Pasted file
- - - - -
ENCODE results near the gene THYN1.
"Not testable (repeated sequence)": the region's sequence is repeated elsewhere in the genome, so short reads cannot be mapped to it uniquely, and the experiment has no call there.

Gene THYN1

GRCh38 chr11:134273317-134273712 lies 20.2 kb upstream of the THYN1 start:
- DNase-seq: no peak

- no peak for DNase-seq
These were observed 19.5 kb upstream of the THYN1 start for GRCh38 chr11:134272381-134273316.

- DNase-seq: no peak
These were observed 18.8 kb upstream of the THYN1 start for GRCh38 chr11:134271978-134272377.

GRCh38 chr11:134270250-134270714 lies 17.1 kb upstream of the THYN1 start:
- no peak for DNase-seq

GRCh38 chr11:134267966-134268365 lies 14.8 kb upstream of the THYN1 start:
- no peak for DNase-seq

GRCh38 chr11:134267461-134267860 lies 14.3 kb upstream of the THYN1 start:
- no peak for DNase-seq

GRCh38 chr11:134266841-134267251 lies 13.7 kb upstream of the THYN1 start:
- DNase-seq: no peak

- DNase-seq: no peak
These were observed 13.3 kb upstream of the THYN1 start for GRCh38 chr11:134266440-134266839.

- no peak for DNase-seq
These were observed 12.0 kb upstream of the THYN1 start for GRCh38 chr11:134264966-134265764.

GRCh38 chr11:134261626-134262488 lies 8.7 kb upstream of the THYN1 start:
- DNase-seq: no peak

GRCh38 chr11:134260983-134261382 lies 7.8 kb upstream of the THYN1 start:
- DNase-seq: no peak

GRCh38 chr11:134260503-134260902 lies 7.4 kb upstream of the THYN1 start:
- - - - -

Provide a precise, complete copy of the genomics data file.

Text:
ENCODE results near the gene THYN1.
"Not testable (repeated sequence)": the region's sequence is repeated elsewhere in the genome, so short reads cannot be mapped to it uniquely, and the experiment has no call there.

Gene THYN1

GRCh38 chr11:134273317-134273712 lies 20.2 kb upstream of the THYN1 start:
- DNase-seq: no peak

- no peak for DNase-seq
These were observed 19.5 kb upstream of the THYN1 start for GRCh38 chr11:134272381-134273316.

- DNase-seq: no peak
These were observed 18.8 kb upstream of the THYN1 start for GRCh38 chr11:134271978-134272377.

GRCh38 chr11:134270250-134270714 lies 17.1 kb upstream of the THYN1 start:
- no peak for DNase-seq

GRCh38 chr11:134267966-134268365 lies 14.8 kb upstream of the THYN1 start:
- no peak for DNase-seq

GRCh38 chr11:134267461-134267860 lies 14.3 kb upstream of the THYN1 start:
- no peak for DNase-seq

GRCh38 chr11:134266841-134267251 lies 13.7 kb upstream of the THYN1 start:
- DNase-seq: no peak

- DNase-seq: no peak
These were observed 13.3 kb upstream of the THYN1 start for GRCh38 chr11:134266440-134266839.

- no peak for DNase-seq
These were observed 12.0 kb upstream of the THYN1 start for GRCh38 chr11:134264966-134265764.

GRCh38 chr11:134261626-134262488 lies 8.7 kb upstream of the THYN1 start:
- DNase-seq: no peak

GRCh38 chr11:134260983-134261382 lies 7.8 kb upstream of the THYN1 start:
- DNase-seq: no peak

GRCh38 chr11:134260503-134260902 lies 7.4 kb upstream of the THYN1 start: